well beaten

Ireland U20s mauled by Scotland to end Six Nations in disappointment

Nigel Carolan’s side paid the price for an error-strewn display in which their set-piece struggled.

Scotland 17

Ireland 10

Murray Kinsella reports from Netherdale

IRELAND’S U20 SIX Nations campaign ended on a majorly disappointing note as they conceded three tries to Scotland’s dominant maul to lose 17-10.

Nick Timoney tackled by Patrick Kelly Dan Sheridan / INPHO Nick Timoney attempts to bludgeon his way through Scotland's defence. Dan Sheridan / INPHO / INPHO

More frustrating than those three scores was the error count from a side who pride themselves on a high skill level, while a poor start to the game ultimately proved to be disastrous.

Ireland’s talented backline again sparkled despite a lack of consistent set-piece possession, with Munster’s Stephen Fitzgerald and Leinster fullback Billy Dardis particularly impressing thanks to their threat in attack.

However, the Scottish pack were far too good for their Irish counterparts, winning the lineout battle, destroying the visitors’ scrum at times and scoring those three tries from close-range mauls. Ireland’s pack simply had no answer.

Having started this Six Nations with wins over Italy and France in which their complete attacking game stood out, the last three fixtures of the competition have seen Carolan’s side lose to England, Wales and now the Scots.

Despite their individual reputations and those promising early displays, this goes down as a losing campaign in terms of results. Carolan has always insisted that this age grade is about developing players for the professional game, rather than just winning, and there were indeed strides made by several players.

That said, the mistakes and set-piece issues in Scotland mean Ireland will break on something of a sour note before beginning preparations for the Junior World Championship in Italy in June.

Ireland’s poor start in this game came from the very first kick-off, as captain Nick McCarthy knocked-on and allowed Scotland to launch an early attack.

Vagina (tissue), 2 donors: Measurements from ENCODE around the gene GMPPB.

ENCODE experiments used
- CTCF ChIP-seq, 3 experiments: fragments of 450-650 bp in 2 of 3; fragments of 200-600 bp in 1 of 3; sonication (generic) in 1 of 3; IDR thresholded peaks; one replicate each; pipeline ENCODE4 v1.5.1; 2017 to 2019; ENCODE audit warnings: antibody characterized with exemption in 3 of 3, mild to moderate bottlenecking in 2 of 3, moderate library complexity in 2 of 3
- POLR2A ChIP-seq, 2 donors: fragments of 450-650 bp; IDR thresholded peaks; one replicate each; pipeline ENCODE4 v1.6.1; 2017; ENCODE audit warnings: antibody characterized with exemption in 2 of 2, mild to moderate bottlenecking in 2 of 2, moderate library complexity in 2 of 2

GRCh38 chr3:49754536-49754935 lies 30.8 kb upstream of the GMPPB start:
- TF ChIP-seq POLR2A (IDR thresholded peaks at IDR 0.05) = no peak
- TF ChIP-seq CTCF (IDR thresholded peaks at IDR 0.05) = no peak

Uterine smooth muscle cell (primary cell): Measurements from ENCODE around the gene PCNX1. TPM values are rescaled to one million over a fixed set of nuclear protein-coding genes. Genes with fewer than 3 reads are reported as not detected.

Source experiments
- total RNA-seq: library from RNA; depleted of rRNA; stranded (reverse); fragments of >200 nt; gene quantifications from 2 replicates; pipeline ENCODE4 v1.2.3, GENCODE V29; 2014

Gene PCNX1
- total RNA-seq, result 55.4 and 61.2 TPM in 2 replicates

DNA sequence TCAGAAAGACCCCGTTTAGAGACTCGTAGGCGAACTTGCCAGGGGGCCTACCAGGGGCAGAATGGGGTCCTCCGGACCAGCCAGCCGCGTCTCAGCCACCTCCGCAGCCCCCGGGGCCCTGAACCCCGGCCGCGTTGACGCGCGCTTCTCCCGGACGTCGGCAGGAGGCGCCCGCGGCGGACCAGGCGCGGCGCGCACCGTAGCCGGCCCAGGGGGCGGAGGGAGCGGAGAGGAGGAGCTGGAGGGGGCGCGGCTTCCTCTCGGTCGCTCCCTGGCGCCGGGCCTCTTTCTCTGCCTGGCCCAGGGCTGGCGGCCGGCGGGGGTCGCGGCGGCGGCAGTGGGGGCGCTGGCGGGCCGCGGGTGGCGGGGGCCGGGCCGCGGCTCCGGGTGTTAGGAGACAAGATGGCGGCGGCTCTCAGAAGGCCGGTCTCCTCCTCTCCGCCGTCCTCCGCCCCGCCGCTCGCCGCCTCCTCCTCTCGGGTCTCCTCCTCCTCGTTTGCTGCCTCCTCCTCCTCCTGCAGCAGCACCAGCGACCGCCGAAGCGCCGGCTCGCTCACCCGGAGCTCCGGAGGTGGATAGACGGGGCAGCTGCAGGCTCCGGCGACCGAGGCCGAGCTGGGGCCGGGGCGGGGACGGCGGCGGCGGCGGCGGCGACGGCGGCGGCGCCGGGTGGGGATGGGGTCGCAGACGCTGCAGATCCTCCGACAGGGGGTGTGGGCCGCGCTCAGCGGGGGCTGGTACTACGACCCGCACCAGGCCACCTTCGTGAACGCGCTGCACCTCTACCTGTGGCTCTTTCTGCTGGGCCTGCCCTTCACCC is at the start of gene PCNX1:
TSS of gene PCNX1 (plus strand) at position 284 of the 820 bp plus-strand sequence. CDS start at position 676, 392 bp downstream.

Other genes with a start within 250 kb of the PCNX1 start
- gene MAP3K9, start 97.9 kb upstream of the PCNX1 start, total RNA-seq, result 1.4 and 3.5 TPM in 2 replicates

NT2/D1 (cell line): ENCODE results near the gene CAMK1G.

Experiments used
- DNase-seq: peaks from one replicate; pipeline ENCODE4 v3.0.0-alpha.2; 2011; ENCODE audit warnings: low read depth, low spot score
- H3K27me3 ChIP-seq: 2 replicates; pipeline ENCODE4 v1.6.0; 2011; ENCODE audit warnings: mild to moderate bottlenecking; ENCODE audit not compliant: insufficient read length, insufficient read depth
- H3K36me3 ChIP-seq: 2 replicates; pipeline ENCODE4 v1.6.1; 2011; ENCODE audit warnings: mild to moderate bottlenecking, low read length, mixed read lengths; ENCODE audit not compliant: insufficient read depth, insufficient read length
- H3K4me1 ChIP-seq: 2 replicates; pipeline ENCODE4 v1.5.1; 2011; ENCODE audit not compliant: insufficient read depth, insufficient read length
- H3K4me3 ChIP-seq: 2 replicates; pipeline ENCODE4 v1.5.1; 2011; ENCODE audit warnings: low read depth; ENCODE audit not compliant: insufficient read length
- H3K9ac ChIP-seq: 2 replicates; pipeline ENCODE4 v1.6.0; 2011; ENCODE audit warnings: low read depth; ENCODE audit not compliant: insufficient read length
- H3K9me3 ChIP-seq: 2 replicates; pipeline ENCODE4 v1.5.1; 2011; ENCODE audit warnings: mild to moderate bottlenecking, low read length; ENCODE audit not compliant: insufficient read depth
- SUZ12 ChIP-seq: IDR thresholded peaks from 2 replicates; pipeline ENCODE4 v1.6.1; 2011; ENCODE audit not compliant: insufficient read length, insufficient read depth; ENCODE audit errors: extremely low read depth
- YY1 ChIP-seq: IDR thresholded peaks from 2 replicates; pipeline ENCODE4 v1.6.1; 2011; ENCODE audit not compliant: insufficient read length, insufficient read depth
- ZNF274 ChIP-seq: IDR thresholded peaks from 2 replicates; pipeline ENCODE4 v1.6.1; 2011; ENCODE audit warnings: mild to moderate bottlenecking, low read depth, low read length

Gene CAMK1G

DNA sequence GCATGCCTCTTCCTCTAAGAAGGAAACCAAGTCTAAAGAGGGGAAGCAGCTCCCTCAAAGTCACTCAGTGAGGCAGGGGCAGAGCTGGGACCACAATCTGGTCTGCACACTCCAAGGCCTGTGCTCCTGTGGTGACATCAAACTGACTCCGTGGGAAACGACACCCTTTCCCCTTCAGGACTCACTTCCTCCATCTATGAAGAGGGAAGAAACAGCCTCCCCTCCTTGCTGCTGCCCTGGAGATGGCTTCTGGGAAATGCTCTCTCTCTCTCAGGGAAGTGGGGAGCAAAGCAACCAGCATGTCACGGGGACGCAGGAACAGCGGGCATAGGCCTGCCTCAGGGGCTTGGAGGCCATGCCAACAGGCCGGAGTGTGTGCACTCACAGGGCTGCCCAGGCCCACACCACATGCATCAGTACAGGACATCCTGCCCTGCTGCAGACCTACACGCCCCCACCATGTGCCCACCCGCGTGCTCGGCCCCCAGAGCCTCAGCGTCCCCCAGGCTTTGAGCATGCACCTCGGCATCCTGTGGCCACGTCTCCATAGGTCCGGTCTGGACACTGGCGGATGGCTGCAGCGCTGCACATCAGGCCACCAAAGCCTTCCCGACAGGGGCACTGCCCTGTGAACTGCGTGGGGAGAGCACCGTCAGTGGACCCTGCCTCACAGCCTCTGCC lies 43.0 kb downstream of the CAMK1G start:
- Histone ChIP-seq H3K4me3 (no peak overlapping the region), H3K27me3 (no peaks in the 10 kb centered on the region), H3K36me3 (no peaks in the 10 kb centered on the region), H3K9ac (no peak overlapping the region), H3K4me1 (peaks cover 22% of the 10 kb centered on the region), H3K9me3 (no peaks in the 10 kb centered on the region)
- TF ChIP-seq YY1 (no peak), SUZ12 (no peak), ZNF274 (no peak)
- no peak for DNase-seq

Failure to roll away at the ruck by Carolan’s side saw Scotland kick into the right corner, from where they set their powerful maul into action, skipper and number eight Magnus Bradbury dotting down at the tail.

Stephen Fitzgerald Dan Sheridan / INPHO Stephen Fitzgerald was superb for Ireland in defeat. Dan Sheridan / INPHO / INPHO

Scrum-half George Horne converted to leave the home side 7-0 up with just three minutes on the clock, and matters did not improve for Ireland from there.

Lineout misfires, forward passes, a back-peddling scrum and a clear frustration among the players suggested Ireland were in for a tough evening.

Two late changes to the front row before kick off – Jeremy Loughman and Zak McCall dropping out for Michael Lagan and Adam McBurney – was far from ideal, and the scrum gave up a 10th-minute penalty that Horne pulled wide.

A scything linebreak from left wing Fitzgerald briefly lifted Ireland, the Shannon man showing rapid footwork and searing pace to race 50 metres upfield, before tighthead prop Conan O’Donnell knocked on to end the promising passage.

A turnover penalty won by Ulster’s McBurney in a superb jackal position provided out-half Ross Byrne with Ireland’s first shot at goal soon after, but the usually-reliable UCD playmaker was wide to the left from 40 metres out.

The relatively experienced Ciarán Gaffney then failed to deal with a wide kick from Scotland out-half Rory Hutchinson, allowing the ball to bounce and the impressive Alec Coombes gathered to race into Ireland’s 22 and draw a penalty.

Into the corner, maul rolling again, Scotland’s second try.

This time it was lock Lewis Carmichael who dotted down, Horne wide with the conversion to leave it at 12-0 with only a quarter gone.

Ireland’s response was to look to their talented backline and it was a threatening dart from fullback Dardis that resulted in another Ireland penalty, Byrne slotting his effort this time.

Garry Ringrose tackled by Ben Rogers and Alec Coombes Dan Sheridan / INPHO Garry Ringrose's footwork was good again, but he couldn't break through. Dan Sheridan / INPHO / INPHO

Good hits from Gaffney and David O’Connor followed on the next defensive set to force a knock-on, but then the Irish front row was massacred, marched metres back up the pitch before the penalty came.

No surprise – into the corner Scotland went, but this time Ireland found the mettle to resist, the Scots accidentally going offside as they set a platform. Ireland’s scrum then held up well, and one sensed the visiting pack was growing into this game.